Effects of Structured Supervised Exercise Training or Motivational Counseling on Pregnant Women's Physical Activity Level: FitMum - Randomized Controlled Trial
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Background: Physical activity (PA) during pregnancy is an effective and safe way to improve maternal health in uncomplicated pregnancies. However, compliance with PA recommendations remains low among pregnant women. Objective: The purpose of this study was to evaluate the effects of offering structured supervised exercise training (EXE) or motivational counseling on PA (MOT) during pregnancy on moderate-to-vigorous intensity physical activity (MVPA) level. Additionally, complementary measures of PA using the Pregnancy Physical Activity Questionnaire (PPAQ) and gold standard doubly labeled water (DLW) technique were investigated. The hypotheses were that both EXE and MOT would increase MVPA in pregnancy compared with standard care (CON) and that EXE would be more effective than MOT. In addition, the association between MVPA and the number of sessions attended was explored. Methods: A randomized controlled trial included 220 healthy, inactive pregnant women with a median gestational age of 12.9 (IQR 9.4-13.9) weeks. A total of 219 women were randomized to CON (45/219), EXE (87/219), or MOT (87/219). The primary outcome was MVPA (minutes per week) from randomization to the 29th gestational week obtained by a wrist-worn commercial activity tracker (Vivosport, Garmin International). PA was measured by the activity tracker throughout pregnancy, PPAQ, and DLW. The primary outcome analysis was performed as an analysis of covariance model adjusting for baseline PA. Results: The average MVPA (minutes per week) from randomization to the 29th gestational week was 33 (95% CI 18 to 47) in CON, 50 (95% CI 39 to 60) in EXE, and 40 (95% CI 30 to 51) in MOT. When adjusted for baseline MVPA, participants in EXE performed 20 (95% CI 4 to 36) minutes per week more MVPA than participants in CON (P=.02). MOT was not more effective than CON; EXE and MOT also did not differ. MVPA was positively associated with the number of exercise sessions attended in EXE from randomization to delivery (P=.04). Attendance was higher for online (due to COVID-19 restrictions) compared with physical exercise training (P=.03). Adverse events and serious adverse events did not differ between groups. Conclusions: Offering EXE was more effective than CON to increase MVPA among pregnant women, whereas offering MOT was not. MVPA in the intervention groups did not reach the recommended level in pregnancy. Changing the intervention to online due to COVID-19 restrictions did not affect MVPA level but increased exercise participation.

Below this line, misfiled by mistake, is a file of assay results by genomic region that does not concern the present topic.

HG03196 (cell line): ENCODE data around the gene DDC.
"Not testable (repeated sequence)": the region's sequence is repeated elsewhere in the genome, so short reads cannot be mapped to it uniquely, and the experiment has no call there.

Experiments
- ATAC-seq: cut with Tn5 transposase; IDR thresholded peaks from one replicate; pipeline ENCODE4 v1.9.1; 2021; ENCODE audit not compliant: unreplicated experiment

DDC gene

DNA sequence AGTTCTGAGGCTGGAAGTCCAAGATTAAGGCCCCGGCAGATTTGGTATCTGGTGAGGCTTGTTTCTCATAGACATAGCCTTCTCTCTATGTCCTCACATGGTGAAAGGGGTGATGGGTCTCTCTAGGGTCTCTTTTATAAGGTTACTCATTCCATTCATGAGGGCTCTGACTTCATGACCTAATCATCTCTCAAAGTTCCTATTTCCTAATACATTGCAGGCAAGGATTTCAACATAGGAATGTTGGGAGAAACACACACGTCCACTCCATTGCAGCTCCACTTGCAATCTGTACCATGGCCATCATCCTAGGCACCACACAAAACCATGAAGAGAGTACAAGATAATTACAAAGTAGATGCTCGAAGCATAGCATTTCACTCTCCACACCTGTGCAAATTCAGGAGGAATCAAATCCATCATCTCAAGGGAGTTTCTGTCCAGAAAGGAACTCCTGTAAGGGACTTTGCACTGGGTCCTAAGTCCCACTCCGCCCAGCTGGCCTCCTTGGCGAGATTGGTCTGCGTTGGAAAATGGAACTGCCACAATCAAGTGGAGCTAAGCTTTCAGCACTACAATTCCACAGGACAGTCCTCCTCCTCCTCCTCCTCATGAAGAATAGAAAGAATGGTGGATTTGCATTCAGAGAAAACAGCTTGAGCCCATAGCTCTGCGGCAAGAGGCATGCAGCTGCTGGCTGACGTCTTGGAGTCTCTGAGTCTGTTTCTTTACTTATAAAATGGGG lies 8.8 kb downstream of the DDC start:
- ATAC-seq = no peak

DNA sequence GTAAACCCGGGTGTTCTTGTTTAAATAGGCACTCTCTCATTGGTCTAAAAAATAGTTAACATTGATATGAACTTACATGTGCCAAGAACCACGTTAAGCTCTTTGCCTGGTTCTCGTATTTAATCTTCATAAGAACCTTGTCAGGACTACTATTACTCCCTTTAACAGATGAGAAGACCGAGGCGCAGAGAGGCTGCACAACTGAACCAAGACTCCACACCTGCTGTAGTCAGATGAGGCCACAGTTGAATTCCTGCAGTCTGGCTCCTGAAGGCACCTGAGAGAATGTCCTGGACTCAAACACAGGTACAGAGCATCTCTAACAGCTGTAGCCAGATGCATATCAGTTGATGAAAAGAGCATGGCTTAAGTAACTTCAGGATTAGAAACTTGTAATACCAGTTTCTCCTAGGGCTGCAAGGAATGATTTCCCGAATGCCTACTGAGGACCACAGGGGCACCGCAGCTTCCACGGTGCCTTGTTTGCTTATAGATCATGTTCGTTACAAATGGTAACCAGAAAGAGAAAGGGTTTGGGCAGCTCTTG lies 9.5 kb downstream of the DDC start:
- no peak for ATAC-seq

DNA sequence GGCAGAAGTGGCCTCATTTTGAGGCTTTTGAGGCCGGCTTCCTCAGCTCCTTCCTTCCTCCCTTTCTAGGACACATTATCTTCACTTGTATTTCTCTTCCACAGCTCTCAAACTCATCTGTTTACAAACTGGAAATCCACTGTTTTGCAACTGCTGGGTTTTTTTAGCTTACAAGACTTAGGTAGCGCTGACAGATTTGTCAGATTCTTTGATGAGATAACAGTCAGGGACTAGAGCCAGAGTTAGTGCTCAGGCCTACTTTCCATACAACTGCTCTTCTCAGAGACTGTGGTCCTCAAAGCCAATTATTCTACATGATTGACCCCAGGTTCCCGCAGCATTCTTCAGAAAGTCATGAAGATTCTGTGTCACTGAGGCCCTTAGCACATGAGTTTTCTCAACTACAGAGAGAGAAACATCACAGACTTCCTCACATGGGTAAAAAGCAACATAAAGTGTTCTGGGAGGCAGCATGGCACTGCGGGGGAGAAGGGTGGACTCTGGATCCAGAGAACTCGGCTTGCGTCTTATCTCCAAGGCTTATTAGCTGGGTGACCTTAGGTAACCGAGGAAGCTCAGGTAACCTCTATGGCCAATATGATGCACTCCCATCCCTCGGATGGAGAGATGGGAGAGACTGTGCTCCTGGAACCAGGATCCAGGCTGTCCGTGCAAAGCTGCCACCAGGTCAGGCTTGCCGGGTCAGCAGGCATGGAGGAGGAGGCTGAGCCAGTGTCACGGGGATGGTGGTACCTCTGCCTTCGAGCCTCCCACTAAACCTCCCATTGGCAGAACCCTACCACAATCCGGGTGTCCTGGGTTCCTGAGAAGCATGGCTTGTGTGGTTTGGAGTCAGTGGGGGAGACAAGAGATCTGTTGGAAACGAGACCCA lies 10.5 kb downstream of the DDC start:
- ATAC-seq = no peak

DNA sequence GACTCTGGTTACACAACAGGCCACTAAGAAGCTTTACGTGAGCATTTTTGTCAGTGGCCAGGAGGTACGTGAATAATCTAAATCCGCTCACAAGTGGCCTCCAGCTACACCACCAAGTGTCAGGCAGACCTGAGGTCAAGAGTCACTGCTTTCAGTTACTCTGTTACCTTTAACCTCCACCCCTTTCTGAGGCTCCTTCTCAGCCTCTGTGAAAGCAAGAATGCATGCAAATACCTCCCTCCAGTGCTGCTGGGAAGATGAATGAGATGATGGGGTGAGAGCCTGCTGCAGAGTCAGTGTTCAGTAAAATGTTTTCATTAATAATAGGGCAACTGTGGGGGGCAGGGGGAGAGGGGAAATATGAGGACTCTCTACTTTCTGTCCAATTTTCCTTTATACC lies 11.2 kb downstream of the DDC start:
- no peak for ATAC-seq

|Tidsskrift||Journal of Medical Internet Research|
|Status||Udgivet - 1 jul. 2022|
The authors would like to acknowledge all the women who participated in FitMum. Our thanks go to students, research assistants, and staff at the Department of Gynecology and Obstetrics, Copenhagen University Hospital–North Zealand, who took part in performing interventions and collecting data. Additionally, we would like to thank the technical staff at the Clinical Research Unit, Department of Clinical Research, Copenhagen University Hospital–North Zealand, especially Susanne Månsson and Charlotte Pietraszek, who engaged themselves in planning practicalities and collecting data. FitMum was funded by grant 8020-00353B from the Independent Research Fund Denmark, grant 128509 from TrygFonden, grant 061017 from the Copenhagen Center for Health Technology, grant 17-2-0883 from Beckett-Fonden, grant 10-002052 from the Aase and Ejnar Danielsens Fond, and grant 2017-1142 from the Familien Hede Nielsens Fond. In addition, funding was provided by the University of Copenhagen and Copenhagen University Hospital–North Zealand.
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